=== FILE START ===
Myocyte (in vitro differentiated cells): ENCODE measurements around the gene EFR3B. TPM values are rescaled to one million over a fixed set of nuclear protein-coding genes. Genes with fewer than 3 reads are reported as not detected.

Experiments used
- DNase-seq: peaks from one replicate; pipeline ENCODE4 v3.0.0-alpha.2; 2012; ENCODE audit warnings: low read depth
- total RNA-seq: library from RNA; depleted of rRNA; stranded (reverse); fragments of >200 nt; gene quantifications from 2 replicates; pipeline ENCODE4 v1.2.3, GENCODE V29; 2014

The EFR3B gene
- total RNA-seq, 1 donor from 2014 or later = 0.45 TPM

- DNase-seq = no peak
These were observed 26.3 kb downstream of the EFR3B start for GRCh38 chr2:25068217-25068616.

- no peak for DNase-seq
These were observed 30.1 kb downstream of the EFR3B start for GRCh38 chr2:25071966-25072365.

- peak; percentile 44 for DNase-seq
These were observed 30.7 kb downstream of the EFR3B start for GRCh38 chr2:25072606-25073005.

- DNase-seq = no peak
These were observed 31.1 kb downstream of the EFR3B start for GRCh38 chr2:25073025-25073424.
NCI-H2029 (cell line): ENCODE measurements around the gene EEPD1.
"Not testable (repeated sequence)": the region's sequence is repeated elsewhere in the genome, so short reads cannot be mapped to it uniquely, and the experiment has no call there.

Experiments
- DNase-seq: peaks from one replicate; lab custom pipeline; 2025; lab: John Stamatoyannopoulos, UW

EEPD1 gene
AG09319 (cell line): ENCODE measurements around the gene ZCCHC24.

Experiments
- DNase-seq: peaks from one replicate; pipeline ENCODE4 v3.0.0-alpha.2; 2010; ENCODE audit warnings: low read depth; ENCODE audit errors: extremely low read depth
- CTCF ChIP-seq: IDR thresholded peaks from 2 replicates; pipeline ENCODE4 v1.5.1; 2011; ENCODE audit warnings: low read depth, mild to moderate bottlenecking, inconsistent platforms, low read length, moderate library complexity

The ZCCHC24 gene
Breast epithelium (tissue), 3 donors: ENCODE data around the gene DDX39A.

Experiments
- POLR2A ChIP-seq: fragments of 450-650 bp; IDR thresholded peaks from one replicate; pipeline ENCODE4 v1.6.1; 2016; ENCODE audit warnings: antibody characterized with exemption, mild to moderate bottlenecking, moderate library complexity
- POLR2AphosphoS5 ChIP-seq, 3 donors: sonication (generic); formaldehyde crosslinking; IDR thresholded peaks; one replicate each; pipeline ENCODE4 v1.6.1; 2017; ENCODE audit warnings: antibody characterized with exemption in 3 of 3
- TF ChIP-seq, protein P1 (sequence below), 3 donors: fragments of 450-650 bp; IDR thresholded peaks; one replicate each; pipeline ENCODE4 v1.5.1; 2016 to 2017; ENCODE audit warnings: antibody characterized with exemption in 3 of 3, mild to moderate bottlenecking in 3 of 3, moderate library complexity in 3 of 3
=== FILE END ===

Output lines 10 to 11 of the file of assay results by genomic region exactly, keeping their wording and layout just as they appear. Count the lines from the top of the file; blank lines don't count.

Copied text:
These were observed 30.1 kb downstream of the EFR3B start for GRCh38 chr2:25071966-25072365.

- peak; percentile 44 for DNase-seq